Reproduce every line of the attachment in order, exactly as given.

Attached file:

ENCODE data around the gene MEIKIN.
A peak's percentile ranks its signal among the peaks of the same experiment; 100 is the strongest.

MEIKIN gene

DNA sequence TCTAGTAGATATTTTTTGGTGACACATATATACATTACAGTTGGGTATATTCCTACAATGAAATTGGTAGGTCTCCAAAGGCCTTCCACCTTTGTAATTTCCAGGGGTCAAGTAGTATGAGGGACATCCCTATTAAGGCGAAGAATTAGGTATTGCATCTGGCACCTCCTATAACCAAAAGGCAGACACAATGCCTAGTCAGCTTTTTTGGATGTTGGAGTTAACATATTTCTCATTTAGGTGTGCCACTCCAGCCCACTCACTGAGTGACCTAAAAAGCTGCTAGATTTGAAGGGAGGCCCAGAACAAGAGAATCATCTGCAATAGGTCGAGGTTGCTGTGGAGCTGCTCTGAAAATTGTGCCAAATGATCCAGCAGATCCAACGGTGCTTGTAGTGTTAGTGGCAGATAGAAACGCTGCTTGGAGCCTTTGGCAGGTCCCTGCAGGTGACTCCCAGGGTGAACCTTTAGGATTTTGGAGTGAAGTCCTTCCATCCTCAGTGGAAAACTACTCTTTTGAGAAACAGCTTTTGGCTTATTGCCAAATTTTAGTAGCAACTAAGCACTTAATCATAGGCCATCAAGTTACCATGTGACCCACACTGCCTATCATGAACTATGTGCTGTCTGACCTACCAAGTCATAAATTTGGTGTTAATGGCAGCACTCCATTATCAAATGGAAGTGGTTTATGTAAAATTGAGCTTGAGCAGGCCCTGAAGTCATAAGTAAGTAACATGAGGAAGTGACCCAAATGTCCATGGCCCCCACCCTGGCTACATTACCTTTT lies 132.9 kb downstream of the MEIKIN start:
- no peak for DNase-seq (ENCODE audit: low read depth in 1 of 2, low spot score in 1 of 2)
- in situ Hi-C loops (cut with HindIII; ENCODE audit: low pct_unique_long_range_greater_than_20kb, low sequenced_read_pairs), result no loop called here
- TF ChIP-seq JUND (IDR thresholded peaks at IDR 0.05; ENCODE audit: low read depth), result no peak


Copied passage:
ENCODE data around the gene MEIKIN.
A peak's percentile ranks its signal among the peaks of the same experiment; 100 is the strongest.

MEIKIN gene

DNA sequence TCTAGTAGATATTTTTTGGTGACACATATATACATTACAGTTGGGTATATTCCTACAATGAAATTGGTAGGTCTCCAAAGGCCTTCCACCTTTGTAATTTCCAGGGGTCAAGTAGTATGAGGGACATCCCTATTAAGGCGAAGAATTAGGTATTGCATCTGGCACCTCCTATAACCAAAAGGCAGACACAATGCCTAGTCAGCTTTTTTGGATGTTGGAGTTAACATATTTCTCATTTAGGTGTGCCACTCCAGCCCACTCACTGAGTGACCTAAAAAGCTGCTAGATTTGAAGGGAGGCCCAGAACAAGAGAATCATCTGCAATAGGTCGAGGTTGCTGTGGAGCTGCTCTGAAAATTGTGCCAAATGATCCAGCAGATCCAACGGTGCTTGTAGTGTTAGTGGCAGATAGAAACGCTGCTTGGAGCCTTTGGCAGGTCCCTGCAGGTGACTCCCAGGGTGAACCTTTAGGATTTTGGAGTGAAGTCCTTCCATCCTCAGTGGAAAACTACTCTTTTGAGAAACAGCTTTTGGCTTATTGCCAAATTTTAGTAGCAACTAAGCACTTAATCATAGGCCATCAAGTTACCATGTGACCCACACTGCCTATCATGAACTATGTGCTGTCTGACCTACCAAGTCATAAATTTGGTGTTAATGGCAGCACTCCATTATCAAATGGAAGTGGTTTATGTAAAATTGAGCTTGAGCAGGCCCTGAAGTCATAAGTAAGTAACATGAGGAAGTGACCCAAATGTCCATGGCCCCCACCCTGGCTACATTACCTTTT lies 132.9 kb downstream of the MEIKIN start:
- no peak for DNase-seq (ENCODE audit: low read depth in 1 of 2, low spot score in 1 of 2)
- in situ Hi-C loops (cut with HindIII; ENCODE audit: low pct_unique_long_range_greater_than_20kb, low sequenced_read_pairs), result no loop called here
- TF ChIP-seq JUND (IDR thresholded peaks at IDR 0.05; ENCODE audit: low read depth), result no peak